“I suspect that the political consequences of those near-term changes mean that the long term will never actually arrive,” Sen. Tom Cotton, an Arkansas Republican, said Tuesday on Hugh Hewitt’s radio show. “That’s why I believe it’s so important that the House take a pause and try to fix some of these fixable problems in their committees, which is the easiest place in Congress to fix them, whereas the Senate floor is the hardest place to fix them.”

Sen. Roy Blunt said Tuesday that he thinks the House will alter the bill before it gets sent to Senate.

“And the plan will be open to change here,” the Missouri Republican said as he headed into a lunch with Health and Human Services Secretary Tom Price.

McCarthy of California said Tuesday on Fox News that he believes the plan will pass in the House. “This is Obamacare gone — we repeal it, we repeal the taxes, and we actually make a system that works,” he said.

Entire plan

House Republican leaders and White House officials, who had been attacking the CBO even before it released its findings, immediately rejected the latest estimates. They said the legislation is only the first of three phases of their health care plan.

Price told reporters that the CBO didn’t analyze the entire plan for health care, including regulatory changes that can be made by HHS.

“We disagree strenuously with the report that was put out,” said Price, who was involved in picking the current CBO director in his previous role as House Budget chairman. “We believe that our plan will cover more individuals at a lower cost and give them the choices that they want, the coverage that they want for themselves and their families.”

But several Senate Republicans said the new estimate shouldn’t be dismissed.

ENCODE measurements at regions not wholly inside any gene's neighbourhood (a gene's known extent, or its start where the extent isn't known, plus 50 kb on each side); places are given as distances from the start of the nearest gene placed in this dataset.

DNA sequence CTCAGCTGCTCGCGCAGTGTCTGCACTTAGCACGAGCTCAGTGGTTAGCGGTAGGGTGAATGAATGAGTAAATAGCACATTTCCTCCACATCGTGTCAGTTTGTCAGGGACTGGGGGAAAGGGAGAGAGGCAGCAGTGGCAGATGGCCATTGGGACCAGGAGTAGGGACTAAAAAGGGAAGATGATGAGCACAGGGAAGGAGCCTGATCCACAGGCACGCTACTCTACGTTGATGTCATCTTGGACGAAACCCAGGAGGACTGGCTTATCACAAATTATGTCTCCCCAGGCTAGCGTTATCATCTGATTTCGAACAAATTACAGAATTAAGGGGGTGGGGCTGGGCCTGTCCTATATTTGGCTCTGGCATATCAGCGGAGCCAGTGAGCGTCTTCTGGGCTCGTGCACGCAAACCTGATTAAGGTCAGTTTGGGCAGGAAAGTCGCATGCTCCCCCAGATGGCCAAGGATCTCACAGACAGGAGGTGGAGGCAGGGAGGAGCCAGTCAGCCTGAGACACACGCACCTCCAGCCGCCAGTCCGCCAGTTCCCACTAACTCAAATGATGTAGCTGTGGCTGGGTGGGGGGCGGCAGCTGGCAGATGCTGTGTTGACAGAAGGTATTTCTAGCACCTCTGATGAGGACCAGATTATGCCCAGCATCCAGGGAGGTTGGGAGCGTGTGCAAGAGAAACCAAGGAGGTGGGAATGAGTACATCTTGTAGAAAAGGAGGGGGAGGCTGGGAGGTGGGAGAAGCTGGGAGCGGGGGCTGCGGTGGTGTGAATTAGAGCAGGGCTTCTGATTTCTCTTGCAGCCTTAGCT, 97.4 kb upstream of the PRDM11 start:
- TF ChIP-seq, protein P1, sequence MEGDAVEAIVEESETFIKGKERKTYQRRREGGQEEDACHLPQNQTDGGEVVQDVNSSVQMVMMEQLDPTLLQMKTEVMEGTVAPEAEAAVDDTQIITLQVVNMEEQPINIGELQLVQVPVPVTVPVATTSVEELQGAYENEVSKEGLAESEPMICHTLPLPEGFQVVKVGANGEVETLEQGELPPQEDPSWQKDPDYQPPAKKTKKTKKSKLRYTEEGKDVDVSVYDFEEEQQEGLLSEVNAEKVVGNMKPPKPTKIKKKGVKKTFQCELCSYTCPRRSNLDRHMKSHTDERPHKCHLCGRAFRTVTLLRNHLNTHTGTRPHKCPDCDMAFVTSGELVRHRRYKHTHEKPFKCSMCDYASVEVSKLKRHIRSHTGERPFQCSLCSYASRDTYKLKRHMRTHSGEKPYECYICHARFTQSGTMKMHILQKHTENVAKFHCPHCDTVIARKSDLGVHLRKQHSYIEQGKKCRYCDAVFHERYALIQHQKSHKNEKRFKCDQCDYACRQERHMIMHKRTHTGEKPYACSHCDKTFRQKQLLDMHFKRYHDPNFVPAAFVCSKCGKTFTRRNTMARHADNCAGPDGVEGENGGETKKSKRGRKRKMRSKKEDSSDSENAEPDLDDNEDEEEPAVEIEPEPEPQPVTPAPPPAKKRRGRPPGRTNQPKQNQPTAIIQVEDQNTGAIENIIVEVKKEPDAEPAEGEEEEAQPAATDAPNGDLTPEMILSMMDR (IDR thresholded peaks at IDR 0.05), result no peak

“Rather than attacking the CBO as a way of moving forward, I think the prudent thing for the party to do is to look at the CBO report and see if we can address some of the concerns raised,” South Carolina’s Lindsey Graham said.

Republicans trying to pass the legislation without Democratic support argued that any reduction in the rolls of the insured isn’t as important as what they say will be cheaper coverage. Ryan said there will be a stable transition if the bill is passed so “no one has the rug pulled out from under them.”

Ryan ‘encouraged’

House leadership is “working on getting that consensus” with Republicans in both chambers, Ryan said on Fox News Monday evening. Ryan said he expected the score to show fewer people covered under a plan that doesn’t include a mandate to buy insurance, and he highlighted the deficit reduction and lower premiums in the long term.

“Actually, I think if you read this entire report, I’m pretty encouraged by it, it actually exceeded my expectations,” Ryan told Fox’s Bret Baier Monday.

The legislation, called the American Health Care Act, repeals the ACA mandate that requires many individuals to have insurance or pay a penalty, and the mandate that requires many employers to offer health coverage. It also provides age-based tax credits to help people purchase coverage, though they’re lower than the income-based subsidies offered under current law. The bill will also wind down the ACA expansion of Medicaid. About 12 million people gained coverage in the 31 states that expanded Medicaid.

Two House committees approved the act last Thursday after marathon sessions in which Democrats offered amendments rejected by Republicans. The bill will head next to the Budget Committee on Thursday before being considered by the full House of Representatives.

—With assistance from Steven T. Dennis, Arit John, Toluse Olorunnipa, Erik Wasson, Billy House, James Rowley, Laura Curtis and Terrence Dopp. 

Related:

Cruz pushes ACA repeal gambit that could roil U.S. Senate

House panels approve ACA de-funder drafts

We’re on Facebook, are you?

Copyright 2018 Bloomberg. All rights reserved. This material may not be published, broadcast, rewritten, or redistributed.